Project Puuvilla: From Factory to Shopping Center with BIM Collaboration
One hundred years ago the Porin Puuvilla mill produced cotton but today it has turned into a shopping center combining old and new structures and housing retail, office, warehouse and parking space. At Puuvilla the precast concrete provider Parma faced a very tight schedule which they tackled with Building Information Modelling (BIM): Modelling taking into account the needs of all project parties, extensive utilisation of rich model information in production and installation, and collaboration between project parties in design and fabrication and on site.
Puuvilla is located on the bank of the River Kokemäenjoki, in Pori, Finland. The construction project includes extending the old textile mill Kutomo and Lusikkalinna, converting Värjäämö (dyehouse) into office and business facilities, and demolishing Uusi Kehräämö (spinning mill) and the repair shop.
3D modelling-based design has been adopted throughout the project. The 13 project parties agreed that both construction process and the quality improved significantly with modelling-based design. This is the story of the Puuvilla project showcasing viewpoints of some project parties.
The precaster: Parma utilises model information to the max
Parma supplied precast concrete elements from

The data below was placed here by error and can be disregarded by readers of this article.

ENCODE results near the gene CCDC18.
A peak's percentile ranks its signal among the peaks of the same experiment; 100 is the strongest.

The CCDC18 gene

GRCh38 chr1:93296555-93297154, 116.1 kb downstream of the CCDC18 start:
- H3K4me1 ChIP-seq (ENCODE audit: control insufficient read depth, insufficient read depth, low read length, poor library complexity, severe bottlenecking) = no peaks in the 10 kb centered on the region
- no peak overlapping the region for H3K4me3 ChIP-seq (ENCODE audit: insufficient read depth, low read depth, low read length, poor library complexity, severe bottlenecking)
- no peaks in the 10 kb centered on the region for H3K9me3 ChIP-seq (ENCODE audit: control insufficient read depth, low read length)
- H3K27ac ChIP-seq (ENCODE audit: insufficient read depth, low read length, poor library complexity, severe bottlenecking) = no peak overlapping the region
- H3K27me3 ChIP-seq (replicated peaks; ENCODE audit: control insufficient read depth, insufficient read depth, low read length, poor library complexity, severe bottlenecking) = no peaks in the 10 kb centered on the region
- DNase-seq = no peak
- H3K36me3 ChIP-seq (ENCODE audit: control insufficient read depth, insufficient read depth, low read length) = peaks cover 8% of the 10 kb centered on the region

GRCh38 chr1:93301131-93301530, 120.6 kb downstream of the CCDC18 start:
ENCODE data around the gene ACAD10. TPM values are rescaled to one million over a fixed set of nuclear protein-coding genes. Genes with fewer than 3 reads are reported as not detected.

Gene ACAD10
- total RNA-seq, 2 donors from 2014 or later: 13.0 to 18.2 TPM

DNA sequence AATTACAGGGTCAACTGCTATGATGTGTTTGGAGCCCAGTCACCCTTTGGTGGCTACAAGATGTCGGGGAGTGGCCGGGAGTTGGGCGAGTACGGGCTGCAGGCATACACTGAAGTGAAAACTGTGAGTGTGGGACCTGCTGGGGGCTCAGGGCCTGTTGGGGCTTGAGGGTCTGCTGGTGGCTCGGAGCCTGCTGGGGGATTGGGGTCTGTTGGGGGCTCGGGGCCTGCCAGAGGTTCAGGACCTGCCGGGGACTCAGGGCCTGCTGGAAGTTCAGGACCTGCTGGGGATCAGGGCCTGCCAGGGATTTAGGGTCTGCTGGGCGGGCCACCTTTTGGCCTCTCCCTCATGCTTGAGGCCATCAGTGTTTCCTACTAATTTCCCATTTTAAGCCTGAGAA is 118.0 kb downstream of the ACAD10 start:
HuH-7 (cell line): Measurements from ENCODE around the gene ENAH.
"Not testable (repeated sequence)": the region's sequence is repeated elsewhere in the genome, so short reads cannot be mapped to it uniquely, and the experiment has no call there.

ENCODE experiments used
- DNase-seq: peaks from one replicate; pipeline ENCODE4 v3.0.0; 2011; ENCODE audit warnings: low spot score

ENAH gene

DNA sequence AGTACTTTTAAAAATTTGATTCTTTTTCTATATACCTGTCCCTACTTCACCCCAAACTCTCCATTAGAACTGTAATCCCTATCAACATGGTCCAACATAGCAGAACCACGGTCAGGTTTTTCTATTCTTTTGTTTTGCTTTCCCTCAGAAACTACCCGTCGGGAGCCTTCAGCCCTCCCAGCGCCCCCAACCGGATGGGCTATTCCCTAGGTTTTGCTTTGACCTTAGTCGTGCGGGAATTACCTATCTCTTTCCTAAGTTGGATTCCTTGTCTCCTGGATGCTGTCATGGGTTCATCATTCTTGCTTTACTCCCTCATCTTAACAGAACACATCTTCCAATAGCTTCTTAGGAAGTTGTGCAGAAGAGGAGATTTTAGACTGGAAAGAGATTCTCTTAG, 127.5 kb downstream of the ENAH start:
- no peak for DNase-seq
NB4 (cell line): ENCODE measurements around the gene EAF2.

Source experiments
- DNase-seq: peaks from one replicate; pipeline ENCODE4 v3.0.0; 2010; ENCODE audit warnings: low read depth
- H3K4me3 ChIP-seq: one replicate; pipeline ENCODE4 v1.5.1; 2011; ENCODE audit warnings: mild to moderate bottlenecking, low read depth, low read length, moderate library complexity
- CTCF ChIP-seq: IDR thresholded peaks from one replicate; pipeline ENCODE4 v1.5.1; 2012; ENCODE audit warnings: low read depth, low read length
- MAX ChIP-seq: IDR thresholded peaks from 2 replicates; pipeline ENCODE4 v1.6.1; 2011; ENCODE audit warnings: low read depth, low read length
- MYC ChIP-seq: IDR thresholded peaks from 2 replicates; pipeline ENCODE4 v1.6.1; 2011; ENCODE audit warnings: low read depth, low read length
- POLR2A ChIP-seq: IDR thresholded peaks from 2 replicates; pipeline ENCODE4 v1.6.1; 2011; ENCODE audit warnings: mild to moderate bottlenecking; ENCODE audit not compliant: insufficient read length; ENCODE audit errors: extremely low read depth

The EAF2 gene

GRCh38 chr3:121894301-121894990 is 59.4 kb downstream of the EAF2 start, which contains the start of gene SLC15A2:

element design and detailing to manufacturing and installation. The team utilised BIM from the bidding stage when Parma created a model for calculating quantities and presenting solution suggestions. For Parma, Puuvilla was a big job. With two detailing offices, seven factories and two assembly subcontractors they delivered about 10,000 precast units. For example just the Lusikkalinna part has total 4,793 precast components, including 2,097 hollow core slabs, 463 beams, 192 columns, 1,595 composite planks, 55 stairs and 130 load-bearing walls.
Detailed model with exact dimensions and information
After the successful bidding, Parma continued to work with BIM. Two contracting detailing offices located in different parts of Finland, A-Insinöörit and Narmaplan, collaborated seamlessly to create a Tekla model that had zero dimensional mistakes. For the afore-mentioned Lusikkalinna, no drawings were created for hollow-core and half-cast slabs as the slab designer received the detailed information using a Tekla model. The geometry, location and building section information of the precast slabs were directly transferred from the Tekla model to the factory’s ERP system without drawings. To support element design management, the team utilised the model’s element status information about the progress of detailing, and used it in meetings. Despite the hectic schedule, the detailers met the deadlines successfully and received praise for the error-free work – thanks to the collaboration and good quality achieved with BIM.
To support element design management, the team utilised the model’s element status information about the progress of detailing, and used it in meetings. Despite the hectic schedule, the detailers met the deadlines successfully and received praise for the error-free work - thanks to achieving efficiency with BIM.
BIM for production